What does it mean for a value to "uniquely distinguish [itself] from an adjacent value of type double" ? Why is 0.9000000000000009 adjacent to 0.9 but 0.900000000000009 is not adjacent to 0.9?

In binary they are:
0 01111111110 1100110011001100110011001100110011001100110011001101 // 0.9
0 01111111110 1100110011001100110011001100110011001100110011010101 // 0.9000000000000009
0 01111111110 1100110011001100110011001100110011001100110100011110 // 0.900000000000009

What makes the first two doubles "adjacent" so they output the same value, but the 1st and 3rd one not adjacent? I can see that the first two have very close mantissa's, but they aren't +/- 1, they are different by 1000(base2) and the first and 3rd are different by 10001(base2).
 
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Justin May wrote:Why does that make System.out.print(0.900000000000009) output 0.900000000000009 but System.out.print(0.9000000000000009) outputs 0.9 ?


Ummm, System.out.print(0.9000000000000009) actually prints 0.9000000000000009.  Try it.  You repeated the same number both times.

If you meant to add one more 0 in the middle, then 0.90000000000000009 prints as 0.9000000000000001 - rounding, not truncating, to 16 digits .  It's still distinct from the other numbers you mention.

I'm going to add '_' separators between the digits to try to keep from going insane here.

Justin May wrote:What does it mean for a value to "uniquely distinguish [itself] from an adjacent value of type double" ? Why is 0.900_000_000_000_000_9 adjacent to 0.9 but 0.900_000_000_000_009 is not adjacent to 0.9?


Well, looking at the bit patterns you provided shows the answer.    None of those bit patterns are adjacent to each other.  Other values exist which are in between the ones you've chosen to talk about.  These values all have the same sign and exponent, so you just need to compare the mantissas, which are the last 53 bits in each one.  Those values all have differences 6-8 bits from the end.

Justin May wrote:In binary they are:
0 01111111110 1100110011001100110011001100110011001100110011001101 // 0.9
0 01111111110 1100110011001100110011001100110011001100110011010101 // 0.900_000_000_000_000_9
0 01111111110 1100110011001100110011001100110011001100110100011110 // 0.900_000_000_000_009



The actual values adjacent to 0.9 are:

I didn't bother finding the neighbors of the other two.  If you want to, Math.nextDown() and Math.nextUp() are helpful methods.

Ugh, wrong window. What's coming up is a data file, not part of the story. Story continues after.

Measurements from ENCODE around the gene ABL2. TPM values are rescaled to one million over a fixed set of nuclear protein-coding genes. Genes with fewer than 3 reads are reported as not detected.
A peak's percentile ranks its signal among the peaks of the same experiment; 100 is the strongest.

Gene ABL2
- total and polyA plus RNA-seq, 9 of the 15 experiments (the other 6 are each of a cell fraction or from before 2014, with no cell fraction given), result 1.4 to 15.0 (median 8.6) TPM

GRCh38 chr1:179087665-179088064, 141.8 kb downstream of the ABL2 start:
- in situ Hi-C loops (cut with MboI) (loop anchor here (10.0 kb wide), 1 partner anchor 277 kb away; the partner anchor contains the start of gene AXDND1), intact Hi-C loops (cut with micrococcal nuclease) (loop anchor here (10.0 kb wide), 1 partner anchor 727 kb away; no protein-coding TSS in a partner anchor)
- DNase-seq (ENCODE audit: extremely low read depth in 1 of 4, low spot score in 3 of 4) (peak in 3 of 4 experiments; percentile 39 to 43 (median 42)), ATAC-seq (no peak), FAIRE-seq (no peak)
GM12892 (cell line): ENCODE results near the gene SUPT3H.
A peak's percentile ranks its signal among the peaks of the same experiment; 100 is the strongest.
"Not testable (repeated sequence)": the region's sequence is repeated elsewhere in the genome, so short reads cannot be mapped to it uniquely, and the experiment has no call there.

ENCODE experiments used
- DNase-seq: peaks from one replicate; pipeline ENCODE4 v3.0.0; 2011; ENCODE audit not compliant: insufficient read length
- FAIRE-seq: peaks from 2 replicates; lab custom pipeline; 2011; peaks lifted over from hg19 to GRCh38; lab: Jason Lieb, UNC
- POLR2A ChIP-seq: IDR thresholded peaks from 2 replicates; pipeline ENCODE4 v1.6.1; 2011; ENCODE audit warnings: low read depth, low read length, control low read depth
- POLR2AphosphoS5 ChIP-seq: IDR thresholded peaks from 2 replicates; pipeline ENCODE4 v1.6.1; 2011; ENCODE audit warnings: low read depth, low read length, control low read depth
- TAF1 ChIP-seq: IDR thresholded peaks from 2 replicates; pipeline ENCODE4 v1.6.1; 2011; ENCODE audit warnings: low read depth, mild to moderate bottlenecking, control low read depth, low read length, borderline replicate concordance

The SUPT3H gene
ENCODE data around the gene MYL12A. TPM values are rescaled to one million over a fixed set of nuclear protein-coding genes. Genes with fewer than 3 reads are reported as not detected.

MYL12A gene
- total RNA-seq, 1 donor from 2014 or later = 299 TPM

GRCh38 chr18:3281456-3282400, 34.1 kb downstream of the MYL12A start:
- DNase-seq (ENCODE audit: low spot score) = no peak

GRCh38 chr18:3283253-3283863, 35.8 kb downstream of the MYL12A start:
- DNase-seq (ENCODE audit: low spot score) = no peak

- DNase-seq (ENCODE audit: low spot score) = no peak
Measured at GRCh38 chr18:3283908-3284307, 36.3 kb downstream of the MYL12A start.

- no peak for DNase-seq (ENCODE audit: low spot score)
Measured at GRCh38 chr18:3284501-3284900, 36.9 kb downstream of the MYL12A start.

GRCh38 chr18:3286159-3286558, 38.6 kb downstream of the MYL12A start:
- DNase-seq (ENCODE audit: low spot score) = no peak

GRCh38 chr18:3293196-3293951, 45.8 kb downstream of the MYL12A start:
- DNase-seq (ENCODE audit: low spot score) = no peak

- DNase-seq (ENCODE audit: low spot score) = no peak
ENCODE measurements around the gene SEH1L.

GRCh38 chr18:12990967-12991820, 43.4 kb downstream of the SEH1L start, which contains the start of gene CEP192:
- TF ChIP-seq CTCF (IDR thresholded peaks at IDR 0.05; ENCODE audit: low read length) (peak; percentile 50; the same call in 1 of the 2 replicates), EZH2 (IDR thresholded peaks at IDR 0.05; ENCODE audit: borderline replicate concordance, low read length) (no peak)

In this case, the adjacent values happen have a difference of 1, in the 16th decimal digit.  (Well, ignoring the fact that a bunch of higher-order digits change from 9 to 0, but it's triggered by a difference in the 16th digit.)   That isn't always the case, but it often is.  Sometimes they may skip some 16-digit decimal values - the accuracy of the 16th digit is a little shaky.

Now I can go back and answer an earlier question:

Justin May wrote:That sounds more complicated than "the first 15 decimal places" for sure, but what does it actually mean? Why does that make System.out.print(0.9) output 0.9 instead of 0.90000000000000002220446049250313080847263336181640625 ?


Even though the binary representation of 0.9 actually more precisely represents 0.90000000000000002220446049250313080847263336181640625, we just don't need all those digits.  Since the nearest other two values are

0.899_999_999_999_999_9

and

0.900_000_000_000_000_1

we only need 16 digits of

0.900_000_000_000_000_022_204_460_492_503_130_808_472_633_361_816_406_25

to get

0.900_000_000_000_000_0

which is more easily written

0.9
 
Justin May
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Awesome, thanks!

I was totally testing with 1.550_000_000_000_001 and 1.550_000_000_000_000_1 originally, which behaves as I claimed the 0.900...009 values did. I could have sworn I tested those values in JShell before posting, but as you could tell I typed all those zero's by hand rather than copy and pasting, so who knows what I typed into jshell.

I'm glad we got to the bottom of this! Hopefully someone else will stumble on this post in another 13 years and it will answer their question!